With grave reservations1 min read . Updated: 07 Jul 2008, 12:01 AM IST
With grave reservations
With grave reservations
The case for reservation in educational institutes and government and public sector jobs rests on the argument that it furthers equality of opportunity. After a point, the argument gets diluted and holds no meaning. The diktat on faculty reservation in the Indian Institutes of Technology (IITs) is counterproductive and devoid of substance.
In early June, the Union human resources development ministry ordered IITs? to reserve 22.5% places for scheduled castes and scheduled tribes and 27% for other backward classes in teaching positions. IITs have taken a dim view of this order. On Friday, the directors of IITs took a tough stand and demanded their institutes be considered at par with institutes of national importance where such reservations do not prevail.
The scheme of reservations that the government has in mind, and its consequences, raise troubling questions, questions that go far beyond the usual reservation-fetches-votes argument. The order says that for science and technology, reservations shall prevail up to lecturer and assistant professor levels, while in the case of social sciences, management and humanities, reservations will be up to professor rank.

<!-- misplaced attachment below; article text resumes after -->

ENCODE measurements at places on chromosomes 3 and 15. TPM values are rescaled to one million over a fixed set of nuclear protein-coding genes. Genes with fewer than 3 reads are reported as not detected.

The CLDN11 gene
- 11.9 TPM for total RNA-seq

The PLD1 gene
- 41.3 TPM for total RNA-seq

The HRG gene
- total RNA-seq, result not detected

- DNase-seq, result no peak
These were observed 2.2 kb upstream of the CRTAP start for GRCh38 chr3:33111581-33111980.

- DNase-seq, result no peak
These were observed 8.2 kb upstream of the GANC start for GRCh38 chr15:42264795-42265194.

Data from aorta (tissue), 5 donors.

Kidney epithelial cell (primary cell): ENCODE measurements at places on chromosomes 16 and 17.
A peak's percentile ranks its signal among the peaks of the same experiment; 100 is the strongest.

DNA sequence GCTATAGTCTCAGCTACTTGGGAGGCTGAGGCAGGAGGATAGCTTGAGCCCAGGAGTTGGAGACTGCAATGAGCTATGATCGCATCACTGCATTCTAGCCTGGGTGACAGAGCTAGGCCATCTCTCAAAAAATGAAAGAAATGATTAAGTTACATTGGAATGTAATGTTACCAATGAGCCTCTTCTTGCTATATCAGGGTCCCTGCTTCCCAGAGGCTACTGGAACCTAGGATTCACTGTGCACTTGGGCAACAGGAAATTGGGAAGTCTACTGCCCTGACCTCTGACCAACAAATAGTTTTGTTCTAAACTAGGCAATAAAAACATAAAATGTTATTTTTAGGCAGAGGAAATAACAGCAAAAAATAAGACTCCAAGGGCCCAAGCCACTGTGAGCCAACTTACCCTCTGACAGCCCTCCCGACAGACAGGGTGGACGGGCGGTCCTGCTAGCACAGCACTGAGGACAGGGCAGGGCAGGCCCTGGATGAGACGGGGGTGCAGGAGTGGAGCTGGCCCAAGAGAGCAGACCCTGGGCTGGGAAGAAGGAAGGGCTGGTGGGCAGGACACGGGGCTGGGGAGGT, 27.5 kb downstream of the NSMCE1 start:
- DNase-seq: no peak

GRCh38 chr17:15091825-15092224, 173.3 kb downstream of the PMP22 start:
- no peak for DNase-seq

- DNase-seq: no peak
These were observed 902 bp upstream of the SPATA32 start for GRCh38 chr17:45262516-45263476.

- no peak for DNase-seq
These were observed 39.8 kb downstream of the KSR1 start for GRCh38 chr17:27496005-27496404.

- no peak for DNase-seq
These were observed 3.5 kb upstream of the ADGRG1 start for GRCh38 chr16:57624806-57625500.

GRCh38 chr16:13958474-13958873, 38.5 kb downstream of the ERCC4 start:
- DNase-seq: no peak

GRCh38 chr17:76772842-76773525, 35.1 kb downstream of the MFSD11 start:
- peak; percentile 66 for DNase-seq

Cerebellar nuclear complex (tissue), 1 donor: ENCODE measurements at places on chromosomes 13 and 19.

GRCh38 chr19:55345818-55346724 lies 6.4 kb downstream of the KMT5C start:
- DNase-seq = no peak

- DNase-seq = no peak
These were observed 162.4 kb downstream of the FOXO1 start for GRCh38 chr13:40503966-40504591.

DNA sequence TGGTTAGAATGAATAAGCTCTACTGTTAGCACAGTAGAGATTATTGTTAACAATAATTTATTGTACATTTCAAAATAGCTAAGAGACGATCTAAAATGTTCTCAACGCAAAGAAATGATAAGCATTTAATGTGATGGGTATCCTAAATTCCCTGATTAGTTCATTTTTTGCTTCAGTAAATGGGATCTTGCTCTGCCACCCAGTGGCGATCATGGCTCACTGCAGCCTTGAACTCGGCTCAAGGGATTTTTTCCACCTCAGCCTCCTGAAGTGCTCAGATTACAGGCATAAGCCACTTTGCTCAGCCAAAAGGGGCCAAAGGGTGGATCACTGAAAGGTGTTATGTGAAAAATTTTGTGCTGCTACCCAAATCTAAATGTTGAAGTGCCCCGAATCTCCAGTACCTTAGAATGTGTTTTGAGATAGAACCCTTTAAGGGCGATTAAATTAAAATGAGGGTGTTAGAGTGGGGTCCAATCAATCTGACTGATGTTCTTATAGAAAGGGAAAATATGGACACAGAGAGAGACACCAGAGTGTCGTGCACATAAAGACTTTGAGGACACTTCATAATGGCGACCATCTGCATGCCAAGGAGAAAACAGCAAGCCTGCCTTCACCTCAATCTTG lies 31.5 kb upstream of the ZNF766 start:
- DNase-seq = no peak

One can ask why the government is discriminating between institutes and subjects while ordering reservations.
For example, there is no reservation in teaching positions in institutes of “national importance" such as the Tata Institute of Fundamental Research (TIFR) and the Bhabha Atomic Research Centre (Barc), among others. Are IITs and the All India Institute of Medical Sciences any less “national" than TIFR and Barc? From the point of view of training manpower (of which India has an acute shortage these days), the importance of IITs is perhaps much greater than that of TIFR and Barc. The latter are research institutions and can source their faculty from the best universities in the world as their size and scale of operations are much smaller.
Why single out IITs? Are science and technology “more important" that they can withstand reservation till the lecturer/assistant professor level only? Are the humanities and social sciences “less important" that reservations in their domain have to go to full professorial level? What is the basis for this classification?
These divisions are the result of what economist Gunnar Myrdal called an “enclave" mentality: a few centres of academic excellence in an ocean of mediocrity. IITs and India deserve better.
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